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Preventing the nightmare before Christmas

A family takes a picture with a phone in front of the Minor Basilica and Metropolitan Cathedral of the Immaculate Conception before the Christmas Eve mass, in Manila, Philippines, December 24, 2021. (OSV News photo/Lisa Marie David, Reuters)

By Lisa Popcak

(OSV News) — A friend — we’ll call her Barbara — once confided to my husband and me: “I hate to admit this, but, deep in my gut, I’m dreading the holidays. Every year around this time my kids’ behavior just disintegrates. Visiting with relatives is always the worst part. The kids are overstimulated at one house, then bored at another. I know I have good kids, but around the holidays they seem to morph into whiny, greedy little monsters. Is there a way for me to get through this year with my sanity and my family intact, or should I just hide out on a desert island until it’s all over?”

Although we can probably all sympathize with her feelings, happy and peaceful holidays are possible. However, as we told Barbara, it takes planning and action.

The first step for Barbara is to picture herself, her kids and her husband alone on that desert island at holiday time. We asked her to imagine what kind of things they would be doing together. She mentioned baking cookies, playing games and reading. With those things in mind we told her to get out her calendar and block out times over the next few weeks for the family to stay home and do some of those things together.

After she has those times written in ink on her calendar, she needs to call a family meeting. At the meeting, she and her husband should discuss with their children the behavior they all need to exhibit over the holidays. This isn’t intended to be a long lecture of dos and don’ts, but rather guideposts to help the children over the next few days.

For example, you might tell the children that the next few days are going to be very busy. To ensure that all the busyness doesn’t become too much, she could tell them she’s scheduled time together as a family. Then you can add: “But we’ll also need to make sure we are all behaving in a way that makes this time pleasant for us all. We expect that we will all make an effort to speak to one another kindly, that we will treat the homes of those we visit with respect, and that we will make an effort to be pleasant when we have to try a new food or do something that is different from what we do at home. Over the next few (days) we will be practicing these behaviors at home so we’re prepared by the time we get to Grandma’s.”

Setting up these kinds of guidelines gives the family more to work with than the arbitrary “OK, we’re at Grandma’s now. Kids, behave.” that so many of us fall back on. Practicing these behaviors, as well as any other normal family rules, over the next few weeks are key in making them stick.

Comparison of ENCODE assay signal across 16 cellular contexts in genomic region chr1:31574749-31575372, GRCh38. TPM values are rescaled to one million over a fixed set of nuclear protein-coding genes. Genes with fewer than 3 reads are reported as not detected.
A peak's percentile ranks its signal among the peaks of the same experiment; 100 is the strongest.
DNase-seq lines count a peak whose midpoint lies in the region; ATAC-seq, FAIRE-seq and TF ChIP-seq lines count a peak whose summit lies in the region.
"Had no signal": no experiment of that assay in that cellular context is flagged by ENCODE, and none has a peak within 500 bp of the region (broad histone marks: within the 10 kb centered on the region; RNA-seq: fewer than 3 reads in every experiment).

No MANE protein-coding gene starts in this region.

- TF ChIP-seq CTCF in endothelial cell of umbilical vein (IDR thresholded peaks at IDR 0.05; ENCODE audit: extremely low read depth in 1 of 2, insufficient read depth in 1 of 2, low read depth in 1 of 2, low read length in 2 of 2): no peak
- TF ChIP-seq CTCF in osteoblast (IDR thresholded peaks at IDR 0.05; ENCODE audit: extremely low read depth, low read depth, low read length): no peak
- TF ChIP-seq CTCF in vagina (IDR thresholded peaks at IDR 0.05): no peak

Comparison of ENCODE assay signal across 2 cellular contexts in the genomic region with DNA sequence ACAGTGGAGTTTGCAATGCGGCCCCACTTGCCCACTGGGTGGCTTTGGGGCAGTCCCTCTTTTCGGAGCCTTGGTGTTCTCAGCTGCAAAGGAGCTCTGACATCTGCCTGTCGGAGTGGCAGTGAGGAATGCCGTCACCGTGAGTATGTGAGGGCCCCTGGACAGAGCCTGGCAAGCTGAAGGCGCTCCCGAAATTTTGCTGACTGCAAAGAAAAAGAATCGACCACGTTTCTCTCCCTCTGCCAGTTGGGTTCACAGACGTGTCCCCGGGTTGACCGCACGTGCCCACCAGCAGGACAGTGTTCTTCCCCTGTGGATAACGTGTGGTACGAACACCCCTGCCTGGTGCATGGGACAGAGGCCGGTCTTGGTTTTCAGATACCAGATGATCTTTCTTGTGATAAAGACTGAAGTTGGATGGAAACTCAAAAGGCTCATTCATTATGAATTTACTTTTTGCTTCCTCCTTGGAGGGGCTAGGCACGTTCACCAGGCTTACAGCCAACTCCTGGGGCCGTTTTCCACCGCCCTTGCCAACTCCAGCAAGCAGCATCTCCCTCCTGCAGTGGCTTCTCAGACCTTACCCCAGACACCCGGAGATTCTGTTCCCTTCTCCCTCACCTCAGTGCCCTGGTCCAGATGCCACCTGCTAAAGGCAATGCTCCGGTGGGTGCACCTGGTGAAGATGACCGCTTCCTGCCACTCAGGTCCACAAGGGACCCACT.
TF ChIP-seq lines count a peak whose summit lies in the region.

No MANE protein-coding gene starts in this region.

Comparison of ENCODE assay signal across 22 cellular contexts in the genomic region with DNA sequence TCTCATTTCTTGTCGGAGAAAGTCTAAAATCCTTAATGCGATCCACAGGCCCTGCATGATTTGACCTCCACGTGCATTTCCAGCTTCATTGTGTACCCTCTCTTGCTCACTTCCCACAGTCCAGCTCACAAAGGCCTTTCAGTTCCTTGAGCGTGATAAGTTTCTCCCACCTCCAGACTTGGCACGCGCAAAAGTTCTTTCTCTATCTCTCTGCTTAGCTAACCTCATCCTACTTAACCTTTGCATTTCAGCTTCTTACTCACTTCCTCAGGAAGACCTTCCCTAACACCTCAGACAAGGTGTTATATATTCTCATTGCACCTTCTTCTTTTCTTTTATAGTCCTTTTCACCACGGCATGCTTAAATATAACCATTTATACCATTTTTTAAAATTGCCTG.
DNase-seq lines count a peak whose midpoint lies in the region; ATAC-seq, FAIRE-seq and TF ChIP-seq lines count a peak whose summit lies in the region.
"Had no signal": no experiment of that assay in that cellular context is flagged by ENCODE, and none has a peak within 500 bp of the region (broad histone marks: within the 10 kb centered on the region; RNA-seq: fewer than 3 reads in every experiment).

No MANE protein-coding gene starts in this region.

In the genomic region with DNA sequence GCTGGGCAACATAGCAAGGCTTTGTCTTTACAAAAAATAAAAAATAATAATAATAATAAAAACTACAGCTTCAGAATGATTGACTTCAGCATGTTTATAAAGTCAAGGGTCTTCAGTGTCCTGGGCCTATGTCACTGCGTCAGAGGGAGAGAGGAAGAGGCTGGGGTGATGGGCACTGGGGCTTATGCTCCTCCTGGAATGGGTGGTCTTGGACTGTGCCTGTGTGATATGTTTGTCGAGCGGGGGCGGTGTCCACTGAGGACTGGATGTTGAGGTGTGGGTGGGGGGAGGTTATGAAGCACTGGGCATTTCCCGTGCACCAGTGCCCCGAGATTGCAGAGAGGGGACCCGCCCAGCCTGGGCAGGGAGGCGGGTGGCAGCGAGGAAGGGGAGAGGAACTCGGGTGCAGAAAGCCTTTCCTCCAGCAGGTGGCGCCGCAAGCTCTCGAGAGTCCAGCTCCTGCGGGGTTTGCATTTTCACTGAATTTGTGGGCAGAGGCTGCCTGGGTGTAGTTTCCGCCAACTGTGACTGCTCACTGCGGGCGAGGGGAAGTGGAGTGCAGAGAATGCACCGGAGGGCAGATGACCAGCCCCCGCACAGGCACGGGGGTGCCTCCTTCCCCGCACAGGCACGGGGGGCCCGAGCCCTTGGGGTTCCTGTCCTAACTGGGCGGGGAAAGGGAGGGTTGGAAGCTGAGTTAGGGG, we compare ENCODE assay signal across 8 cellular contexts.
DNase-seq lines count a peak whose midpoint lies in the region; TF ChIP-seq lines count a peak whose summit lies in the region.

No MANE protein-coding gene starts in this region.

If the kids start picking on one another — for example, in the car on the way to practice for the Christmas play — mom or dad should say: “Kids, you are not speaking kindly to one another as we all promised we would. Let me hear you work this out kindly.” You may even need to feed your kids the words they should say: “John would you please say, ‘Margaret, may I please have my book? I wasn’t finished with it yet.'” When John repeats the words in a pleasant voice, it will be Margaret’s turn to repeat: “Sure, John. Sorry I took it without asking.”

If the kids can’t speak kindly when directed to, just calmly turn the car around and go home. A parent wouldn’t hesitate to do so if one of the kids came down with a contagious fever. Likewise, a parent shouldn’t hesitate to do so if the family’s emotional temperature is running too high for its own good.

Another way to make the holidays easier and more pleasant is to use a code word, a special word that only the members of the immediate family understand. Then, if someone starts to get really burned-out during a visit, or someone just doesn’t know how to handle it when Aunt Gertrude pushes them to eat her famous possum pie, he or she can quietly whisper something like “Snodgrass” to mom, dad, husband or wife as a signal that a moment alone is needed with the other person to work out what should be done.

Once alone, figure out options. Find a graceful way to bow out of the visit early? Tell Aunt Gertrude that, though you’ve heard wonderful things about her pie, you once had a horrible allergic reaction to possum and you regret that you’ll have to pass? Perhaps the person using the code word just needs an extra hug to get through the stress of the visit. Whatever the solution, the code word will help the family to remember that they are working as a team during the holidays and that they can each rely on one another for help.

While nothing can guarantee a completely stress-free holiday, these simple techniques can go a long way toward helping families have a happy, healthy and holy time this year.

Lisa Popcak is the vice president of the Pastoral Solutions Institute, a family-life coach, lactation consultant and professional educator. For more great parenting resources visit

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